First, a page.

The World's #1 Renewable Energy Network for News, Information, and Companies.
Untitled Document

In an Age of Compromise, Will Clean Energy Become Dirty?

Based on the actions of a very active lame duck Congress last month, we could be moving into a new age of compromise. By crossing both sides of the aisle, President Barack Obama was able to pass comprehensive tax legislation, the repeal of Don't Ask Don't Tell, and the START nuclear arms reduction agreement in the final weeks of the outgoing Congress.

As witnessed, compromise can be a very positive and productive thing. But it also has its dark side, where compromise is so skewed it ends up achieving the opposite of what most everyone hoped for or intended. Many point to the Obama healthcare plan as a classic example of where neither side is happy with the end result. Could the same happen for clean energy?

Moving into the 112th Congress, we could see a new age where “clean energy” becomes increasingly “dirty.” There are growing calls not for a national renewable portfolio standard (RPS), but a so-called clean energy standard that includes clean coal and nuclear power along with renewables. In our book The Clean Tech Revolution and in our work at Clean Edge, senior editor Clint Wilder and I have made a strong case for not including these technologies in the clean-tech taxonomy. 

But an “all of the above” approach to our energy future may very well be in the offing. The Chinese have been pursuing this approach, spending more on solar PV, wind power, and electric vehicles than just about any other country (and reaping leadership benefits along with their investments), while also supporting the advancement of clean coal and nuclear. It’s not a bad approach, and has worked very well for the Chinese, but is it the right one for the U.S.?

Only One State RPS Includes Nuclear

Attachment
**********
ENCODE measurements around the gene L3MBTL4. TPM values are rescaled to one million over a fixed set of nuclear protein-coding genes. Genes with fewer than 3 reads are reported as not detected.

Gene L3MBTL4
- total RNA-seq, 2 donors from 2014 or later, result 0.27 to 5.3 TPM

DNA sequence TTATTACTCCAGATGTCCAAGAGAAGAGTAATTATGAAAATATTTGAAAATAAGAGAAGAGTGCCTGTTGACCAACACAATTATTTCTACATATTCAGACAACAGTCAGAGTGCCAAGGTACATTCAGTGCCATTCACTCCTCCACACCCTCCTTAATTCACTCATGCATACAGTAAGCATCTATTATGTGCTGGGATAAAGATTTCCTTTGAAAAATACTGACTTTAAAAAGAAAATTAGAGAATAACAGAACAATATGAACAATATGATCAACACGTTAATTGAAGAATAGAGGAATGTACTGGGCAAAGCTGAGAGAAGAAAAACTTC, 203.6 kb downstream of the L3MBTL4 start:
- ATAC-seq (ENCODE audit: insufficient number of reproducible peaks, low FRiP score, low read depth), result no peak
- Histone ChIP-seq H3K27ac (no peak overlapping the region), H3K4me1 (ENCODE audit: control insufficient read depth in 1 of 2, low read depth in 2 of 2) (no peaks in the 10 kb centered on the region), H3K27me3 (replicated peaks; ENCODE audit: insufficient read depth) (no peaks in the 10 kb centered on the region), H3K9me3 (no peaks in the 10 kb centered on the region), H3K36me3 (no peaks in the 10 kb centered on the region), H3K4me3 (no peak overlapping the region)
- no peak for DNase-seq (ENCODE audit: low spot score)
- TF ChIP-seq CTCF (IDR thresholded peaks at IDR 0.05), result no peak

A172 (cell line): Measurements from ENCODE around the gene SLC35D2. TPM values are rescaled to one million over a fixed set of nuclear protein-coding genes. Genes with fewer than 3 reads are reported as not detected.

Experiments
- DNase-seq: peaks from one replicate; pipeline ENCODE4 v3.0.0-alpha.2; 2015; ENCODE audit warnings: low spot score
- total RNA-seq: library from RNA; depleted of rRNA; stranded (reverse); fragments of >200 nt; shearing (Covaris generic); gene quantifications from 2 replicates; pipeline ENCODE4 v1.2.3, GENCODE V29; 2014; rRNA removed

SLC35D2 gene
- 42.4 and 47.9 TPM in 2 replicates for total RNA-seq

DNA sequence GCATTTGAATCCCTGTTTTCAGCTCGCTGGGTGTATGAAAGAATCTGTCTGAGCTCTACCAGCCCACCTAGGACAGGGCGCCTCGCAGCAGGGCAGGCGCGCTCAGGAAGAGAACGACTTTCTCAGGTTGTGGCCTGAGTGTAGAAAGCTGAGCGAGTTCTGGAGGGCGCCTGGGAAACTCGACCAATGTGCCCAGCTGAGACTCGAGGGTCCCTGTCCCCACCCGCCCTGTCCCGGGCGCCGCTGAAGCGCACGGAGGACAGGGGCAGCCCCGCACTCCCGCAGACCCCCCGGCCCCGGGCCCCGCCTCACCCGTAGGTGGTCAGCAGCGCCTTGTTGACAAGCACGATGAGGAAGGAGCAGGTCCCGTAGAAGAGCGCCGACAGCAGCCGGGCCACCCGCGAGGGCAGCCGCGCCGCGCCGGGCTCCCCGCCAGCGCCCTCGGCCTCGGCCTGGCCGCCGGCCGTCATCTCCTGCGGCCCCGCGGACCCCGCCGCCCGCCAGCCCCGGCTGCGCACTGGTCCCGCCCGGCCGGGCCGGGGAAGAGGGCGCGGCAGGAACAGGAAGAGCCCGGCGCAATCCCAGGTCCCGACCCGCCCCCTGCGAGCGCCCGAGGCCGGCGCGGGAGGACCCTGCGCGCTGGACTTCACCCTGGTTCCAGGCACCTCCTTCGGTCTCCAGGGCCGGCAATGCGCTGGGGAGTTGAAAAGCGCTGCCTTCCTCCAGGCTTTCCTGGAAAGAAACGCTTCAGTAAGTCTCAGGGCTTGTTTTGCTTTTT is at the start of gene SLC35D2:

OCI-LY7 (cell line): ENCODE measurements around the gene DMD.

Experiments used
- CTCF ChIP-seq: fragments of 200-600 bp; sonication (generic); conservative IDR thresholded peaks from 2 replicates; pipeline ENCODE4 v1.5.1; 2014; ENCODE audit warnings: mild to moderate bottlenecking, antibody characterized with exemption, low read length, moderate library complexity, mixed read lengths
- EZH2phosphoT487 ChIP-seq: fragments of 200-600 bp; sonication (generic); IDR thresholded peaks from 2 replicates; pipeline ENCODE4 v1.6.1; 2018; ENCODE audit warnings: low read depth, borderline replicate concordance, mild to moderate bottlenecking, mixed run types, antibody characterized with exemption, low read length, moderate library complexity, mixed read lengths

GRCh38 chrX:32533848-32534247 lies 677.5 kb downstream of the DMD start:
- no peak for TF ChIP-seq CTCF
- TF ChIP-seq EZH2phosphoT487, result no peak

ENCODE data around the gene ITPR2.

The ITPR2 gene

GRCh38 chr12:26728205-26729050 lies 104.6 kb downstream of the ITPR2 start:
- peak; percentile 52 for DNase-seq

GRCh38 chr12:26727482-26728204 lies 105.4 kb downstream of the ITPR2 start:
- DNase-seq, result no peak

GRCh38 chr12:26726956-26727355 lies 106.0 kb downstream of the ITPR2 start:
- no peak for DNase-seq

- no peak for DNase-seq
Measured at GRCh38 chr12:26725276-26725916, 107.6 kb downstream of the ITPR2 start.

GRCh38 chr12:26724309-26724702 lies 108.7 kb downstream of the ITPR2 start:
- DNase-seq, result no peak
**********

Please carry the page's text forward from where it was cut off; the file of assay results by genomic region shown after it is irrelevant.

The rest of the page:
In our recently released U.S. Clean Energy Leadership Index, Clean Edge tracks states on more than 80 technology, policy, and capital indicators, including RPS. And the states take a pretty clear view on how they feel about nuclear as part of a clean-energy future. Of the 29 states with an RPS, only one, Ohio, includes nuclear. Nuclear containment issues and waste storage problems all weigh heavily on the minds of local residents, not to mention greater overall public support for the expansion of renewables over conventional sources.

Arizona, for example, aided by the adamant voice of the state’s solar industry and others, recently put a stop to legislation that would have allowed existing nuclear and hydro facilities to count towards the state’s RPS – which would have effectively killed any incentive to install new renewables.

One of the other big issues facing nuclear power is that you’re always just one accident away from broad social rejection of the technology. People forget about the latest pipeline explosion or the latest coal mine accident, but they don’t do that with nuclear power accidents. This makes the wide-scale adoption of nuclear all the more difficult and potentially impractical.

But let’s face it. Candidate Obama wasn’t against nuclear or clean coal, so we shouldn’t expect much different from President Obama. And his Secretary of Energy, Steven Chu, has been vocal in his support of nuclear power, stating that he doesn’t see a way out of our current energy mess sans nukes (see our rebuttal to that here). So the idea of a clean-energy standard that includes both nuclear and clean coal isn’t at all far-fetched. It is an increasingly likely reality.

But we can do better.

China may need to pursue nuclear and clean coal along with its leadership role in renewables, electrified transportation, and efficiency. But the U.S., with its more advanced existing infrastructure and smaller projected demand growth, doesn’t have to. We could be one of the first nations in the world to wean itself off of coal and nuclear while replacing these volatile sources of energy with a combination of cleaner options. Recently, the state of Oregon decided to shutter its only coal plant by 2020, by ratcheting up renewables and efficiency, along with some base-load natural gas. This could be achieved across our entire country.